This study was approved by the NRES Committee North East – York on 2 May 2014 (reference 14/NE/0137). Patient consent was obtained prior to the study commencement.
The study was carried out in compliance with the Declaration of Helsinki, in accordance with the Good Epidemiological Practice – IEA Guidelines for proper conduct of epidemiological research and relevant standard operating procedures. Standard medical care (prophylactic, diagnostic and therapeutic procedures) was the responsibility of the patient’s HCP.
Adult patients were enroled in the study if they had a confirmed diagnosis of asthma; were being treated for the condition; and were attending routine asthma reviews in primary, secondary and tertiary settings (Fig. (Fig.5).5). Inclusion criteria were: age 18–75 years; documented diagnosis of asthma; treatment with at least a short acting β-agonist; and attendance for an asthma review in primary, secondary and tertiary care outpatient clinics within a month of enrolment. The aim was to enrol patients across the range of asthma severity: this was achieved by enroling subjects from a variety of different healthcare providers ranging from primary care to tertiary specialist severe asthma clinics. This was not a randomised study: a convenience sample of patients was recruited and consented by HCPs who were responsible for the patients’ follow-up within a month of their last clinic appointment. The investigators could use their discretion as to which subjects were approached and subsequently enroled in the study. Each HCP recorded the patient’s treatment history and his/her perception as to whether the asthma was well controlled or not via an online questionnaire. Each patient provided demographic data and his/her perception of asthma control via an online questionnaire, as well as completing the ACT. Patients answered the question: ‘In the last 4 weeks, do you feel that your asthma has been: controlled or uncontrolled’. Patients provided information about their smoking history (ex-smoker, current smoker, non-smoker). Smokers and ex-smokers were classified according to the number of years they had smoked and their smoking pack years (see statistical section for how pack years were calculated).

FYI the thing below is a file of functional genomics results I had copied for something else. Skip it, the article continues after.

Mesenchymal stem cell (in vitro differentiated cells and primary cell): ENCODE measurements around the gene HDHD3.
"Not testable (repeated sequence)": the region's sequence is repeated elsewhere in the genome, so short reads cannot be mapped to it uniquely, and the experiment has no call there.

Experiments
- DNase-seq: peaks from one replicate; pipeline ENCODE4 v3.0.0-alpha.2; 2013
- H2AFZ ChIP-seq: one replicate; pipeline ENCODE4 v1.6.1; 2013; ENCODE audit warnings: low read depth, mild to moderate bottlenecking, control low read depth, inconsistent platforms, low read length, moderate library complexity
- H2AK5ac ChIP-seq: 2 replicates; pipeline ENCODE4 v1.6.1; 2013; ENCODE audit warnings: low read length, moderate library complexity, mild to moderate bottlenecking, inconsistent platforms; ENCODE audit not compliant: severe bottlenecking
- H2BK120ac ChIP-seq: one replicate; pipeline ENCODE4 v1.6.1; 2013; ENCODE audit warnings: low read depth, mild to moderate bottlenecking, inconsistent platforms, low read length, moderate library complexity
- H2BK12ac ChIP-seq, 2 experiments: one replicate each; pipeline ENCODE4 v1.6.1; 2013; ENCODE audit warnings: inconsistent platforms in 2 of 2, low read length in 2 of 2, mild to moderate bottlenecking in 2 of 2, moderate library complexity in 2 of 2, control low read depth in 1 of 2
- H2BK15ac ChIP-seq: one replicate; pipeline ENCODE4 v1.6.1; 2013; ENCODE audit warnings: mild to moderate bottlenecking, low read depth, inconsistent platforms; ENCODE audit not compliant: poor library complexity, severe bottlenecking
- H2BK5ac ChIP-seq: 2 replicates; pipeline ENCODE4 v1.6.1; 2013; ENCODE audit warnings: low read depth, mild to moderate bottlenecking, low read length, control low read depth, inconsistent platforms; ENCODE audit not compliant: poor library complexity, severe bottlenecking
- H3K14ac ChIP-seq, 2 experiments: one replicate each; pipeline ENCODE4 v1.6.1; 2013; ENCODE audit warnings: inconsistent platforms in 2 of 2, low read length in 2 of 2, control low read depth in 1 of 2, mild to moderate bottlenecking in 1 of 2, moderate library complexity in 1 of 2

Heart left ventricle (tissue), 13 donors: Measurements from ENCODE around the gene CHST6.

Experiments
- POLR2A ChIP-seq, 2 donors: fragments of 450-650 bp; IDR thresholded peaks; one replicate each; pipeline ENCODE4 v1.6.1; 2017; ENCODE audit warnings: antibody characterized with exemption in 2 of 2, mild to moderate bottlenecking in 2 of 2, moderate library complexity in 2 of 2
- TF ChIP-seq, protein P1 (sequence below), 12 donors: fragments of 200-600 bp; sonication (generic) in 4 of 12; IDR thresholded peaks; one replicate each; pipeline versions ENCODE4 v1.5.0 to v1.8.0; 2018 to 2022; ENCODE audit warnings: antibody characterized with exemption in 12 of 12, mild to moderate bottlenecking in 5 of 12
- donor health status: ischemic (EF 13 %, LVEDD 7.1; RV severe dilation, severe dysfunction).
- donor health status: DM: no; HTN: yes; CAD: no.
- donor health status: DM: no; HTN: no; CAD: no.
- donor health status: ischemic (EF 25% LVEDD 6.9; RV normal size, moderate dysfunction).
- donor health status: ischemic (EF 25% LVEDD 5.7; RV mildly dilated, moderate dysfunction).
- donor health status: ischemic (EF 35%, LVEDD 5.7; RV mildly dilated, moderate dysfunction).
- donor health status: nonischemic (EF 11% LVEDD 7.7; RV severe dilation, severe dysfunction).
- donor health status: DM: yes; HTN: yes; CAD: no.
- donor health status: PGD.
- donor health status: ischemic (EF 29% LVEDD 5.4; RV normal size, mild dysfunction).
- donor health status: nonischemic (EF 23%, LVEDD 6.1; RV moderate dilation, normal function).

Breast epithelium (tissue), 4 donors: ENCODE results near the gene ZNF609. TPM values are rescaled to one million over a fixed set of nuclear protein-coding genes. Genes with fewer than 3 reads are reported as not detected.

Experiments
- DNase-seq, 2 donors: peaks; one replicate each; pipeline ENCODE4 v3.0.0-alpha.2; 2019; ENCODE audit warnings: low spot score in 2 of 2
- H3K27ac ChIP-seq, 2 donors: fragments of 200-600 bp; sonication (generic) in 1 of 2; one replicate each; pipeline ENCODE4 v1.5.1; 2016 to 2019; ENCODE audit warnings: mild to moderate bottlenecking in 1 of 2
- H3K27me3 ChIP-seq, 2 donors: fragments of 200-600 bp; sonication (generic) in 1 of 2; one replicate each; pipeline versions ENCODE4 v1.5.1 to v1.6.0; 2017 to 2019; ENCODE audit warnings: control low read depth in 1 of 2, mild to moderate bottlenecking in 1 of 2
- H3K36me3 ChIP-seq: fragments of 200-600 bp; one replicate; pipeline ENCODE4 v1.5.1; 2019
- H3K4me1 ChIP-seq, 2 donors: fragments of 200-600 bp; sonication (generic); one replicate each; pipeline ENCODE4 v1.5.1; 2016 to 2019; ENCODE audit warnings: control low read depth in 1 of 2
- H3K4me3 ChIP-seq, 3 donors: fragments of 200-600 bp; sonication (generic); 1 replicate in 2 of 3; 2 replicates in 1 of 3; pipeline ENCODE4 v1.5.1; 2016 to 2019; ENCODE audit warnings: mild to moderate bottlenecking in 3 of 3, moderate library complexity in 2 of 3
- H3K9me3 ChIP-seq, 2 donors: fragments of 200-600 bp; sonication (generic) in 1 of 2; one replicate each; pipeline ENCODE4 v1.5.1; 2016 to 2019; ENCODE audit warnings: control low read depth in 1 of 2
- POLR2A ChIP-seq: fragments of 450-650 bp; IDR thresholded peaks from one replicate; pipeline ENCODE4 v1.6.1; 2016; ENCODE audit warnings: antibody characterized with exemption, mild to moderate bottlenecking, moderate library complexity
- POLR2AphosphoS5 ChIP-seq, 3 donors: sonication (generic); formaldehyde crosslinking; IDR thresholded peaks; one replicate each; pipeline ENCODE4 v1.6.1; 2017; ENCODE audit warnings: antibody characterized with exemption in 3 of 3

Patients were excluded if they had a history of an asthma exacerbation in the last 4 weeks; a diagnosis of any chronic respiratory condition (such as chronic obstructive pulmonary disease or bronchiectasis); or a smoking history of >10 pack years.